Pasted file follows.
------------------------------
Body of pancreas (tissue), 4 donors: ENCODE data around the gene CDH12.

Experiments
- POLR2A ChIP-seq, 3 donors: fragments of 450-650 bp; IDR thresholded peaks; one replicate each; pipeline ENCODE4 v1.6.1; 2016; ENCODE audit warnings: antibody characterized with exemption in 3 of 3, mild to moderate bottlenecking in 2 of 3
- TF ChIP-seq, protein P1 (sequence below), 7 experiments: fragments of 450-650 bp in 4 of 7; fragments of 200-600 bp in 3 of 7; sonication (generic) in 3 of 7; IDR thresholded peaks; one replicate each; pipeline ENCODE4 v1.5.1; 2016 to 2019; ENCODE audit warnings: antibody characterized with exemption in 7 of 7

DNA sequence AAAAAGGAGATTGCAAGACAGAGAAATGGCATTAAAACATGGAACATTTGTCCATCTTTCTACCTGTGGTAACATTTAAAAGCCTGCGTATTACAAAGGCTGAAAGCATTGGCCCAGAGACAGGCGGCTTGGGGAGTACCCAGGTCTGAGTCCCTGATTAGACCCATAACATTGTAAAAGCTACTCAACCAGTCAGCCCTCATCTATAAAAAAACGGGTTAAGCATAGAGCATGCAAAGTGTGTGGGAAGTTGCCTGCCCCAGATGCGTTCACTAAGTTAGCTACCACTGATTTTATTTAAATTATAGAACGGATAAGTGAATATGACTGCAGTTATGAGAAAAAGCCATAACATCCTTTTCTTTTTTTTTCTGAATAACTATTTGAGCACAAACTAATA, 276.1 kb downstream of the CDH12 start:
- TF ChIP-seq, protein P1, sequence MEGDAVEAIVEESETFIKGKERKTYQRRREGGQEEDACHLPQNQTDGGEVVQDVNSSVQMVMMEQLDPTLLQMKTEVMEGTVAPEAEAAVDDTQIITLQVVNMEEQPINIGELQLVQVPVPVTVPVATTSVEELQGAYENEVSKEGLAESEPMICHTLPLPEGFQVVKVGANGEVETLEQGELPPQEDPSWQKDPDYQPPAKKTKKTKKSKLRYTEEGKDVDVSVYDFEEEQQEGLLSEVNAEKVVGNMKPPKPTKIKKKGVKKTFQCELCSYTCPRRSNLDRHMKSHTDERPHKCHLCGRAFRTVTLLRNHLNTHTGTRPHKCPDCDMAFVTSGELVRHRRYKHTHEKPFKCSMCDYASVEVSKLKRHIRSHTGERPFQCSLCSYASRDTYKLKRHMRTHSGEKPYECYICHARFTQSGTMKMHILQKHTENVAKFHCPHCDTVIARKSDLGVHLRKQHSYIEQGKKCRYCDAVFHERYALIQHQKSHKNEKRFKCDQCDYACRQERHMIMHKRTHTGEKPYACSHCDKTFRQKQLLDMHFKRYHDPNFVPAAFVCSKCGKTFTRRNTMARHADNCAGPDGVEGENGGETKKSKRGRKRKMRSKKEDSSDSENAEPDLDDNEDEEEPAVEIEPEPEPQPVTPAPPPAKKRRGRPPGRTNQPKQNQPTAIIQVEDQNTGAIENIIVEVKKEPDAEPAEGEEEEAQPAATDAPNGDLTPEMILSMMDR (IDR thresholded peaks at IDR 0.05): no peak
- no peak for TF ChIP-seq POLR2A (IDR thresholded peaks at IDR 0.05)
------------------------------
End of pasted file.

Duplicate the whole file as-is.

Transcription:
Body of pancreas (tissue), 4 donors: ENCODE data around the gene CDH12.

Experiments
- POLR2A ChIP-seq, 3 donors: fragments of 450-650 bp; IDR thresholded peaks; one replicate each; pipeline ENCODE4 v1.6.1; 2016; ENCODE audit warnings: antibody characterized with exemption in 3 of 3, mild to moderate bottlenecking in 2 of 3
- TF ChIP-seq, protein P1 (sequence below), 7 experiments: fragments of 450-650 bp in 4 of 7; fragments of 200-600 bp in 3 of 7; sonication (generic) in 3 of 7; IDR thresholded peaks; one replicate each; pipeline ENCODE4 v1.5.1; 2016 to 2019; ENCODE audit warnings: antibody characterized with exemption in 7 of 7

DNA sequence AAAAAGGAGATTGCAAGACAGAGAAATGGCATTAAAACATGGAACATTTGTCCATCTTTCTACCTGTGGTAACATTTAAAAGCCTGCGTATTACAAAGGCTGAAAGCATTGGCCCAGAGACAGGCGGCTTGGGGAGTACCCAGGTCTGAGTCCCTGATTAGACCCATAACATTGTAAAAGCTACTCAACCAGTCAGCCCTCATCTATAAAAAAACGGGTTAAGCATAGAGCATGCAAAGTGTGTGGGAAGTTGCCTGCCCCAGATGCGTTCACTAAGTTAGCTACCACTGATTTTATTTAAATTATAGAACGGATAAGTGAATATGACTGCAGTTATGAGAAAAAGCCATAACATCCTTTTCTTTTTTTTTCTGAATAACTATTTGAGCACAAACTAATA, 276.1 kb downstream of the CDH12 start:
- TF ChIP-seq, protein P1, sequence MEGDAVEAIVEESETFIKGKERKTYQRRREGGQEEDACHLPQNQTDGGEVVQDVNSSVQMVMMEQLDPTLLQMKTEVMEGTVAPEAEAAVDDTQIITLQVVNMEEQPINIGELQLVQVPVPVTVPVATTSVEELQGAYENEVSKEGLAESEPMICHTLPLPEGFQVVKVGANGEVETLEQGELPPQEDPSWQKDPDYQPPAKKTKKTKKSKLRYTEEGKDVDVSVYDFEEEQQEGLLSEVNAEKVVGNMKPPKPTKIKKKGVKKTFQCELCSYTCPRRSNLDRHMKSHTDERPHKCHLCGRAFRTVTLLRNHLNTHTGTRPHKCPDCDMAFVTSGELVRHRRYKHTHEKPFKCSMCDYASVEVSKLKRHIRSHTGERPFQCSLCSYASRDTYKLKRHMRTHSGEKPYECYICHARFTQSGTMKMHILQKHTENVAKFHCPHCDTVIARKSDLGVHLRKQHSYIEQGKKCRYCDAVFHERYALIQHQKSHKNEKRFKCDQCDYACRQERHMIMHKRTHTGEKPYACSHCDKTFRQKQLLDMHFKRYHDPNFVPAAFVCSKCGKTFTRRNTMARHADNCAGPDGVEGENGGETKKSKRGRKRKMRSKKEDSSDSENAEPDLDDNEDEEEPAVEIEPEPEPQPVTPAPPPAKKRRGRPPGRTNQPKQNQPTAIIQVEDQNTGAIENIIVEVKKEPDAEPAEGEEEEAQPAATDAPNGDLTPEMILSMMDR (IDR thresholded peaks at IDR 0.05): no peak
- no peak for TF ChIP-seq POLR2A (IDR thresholded peaks at IDR 0.05)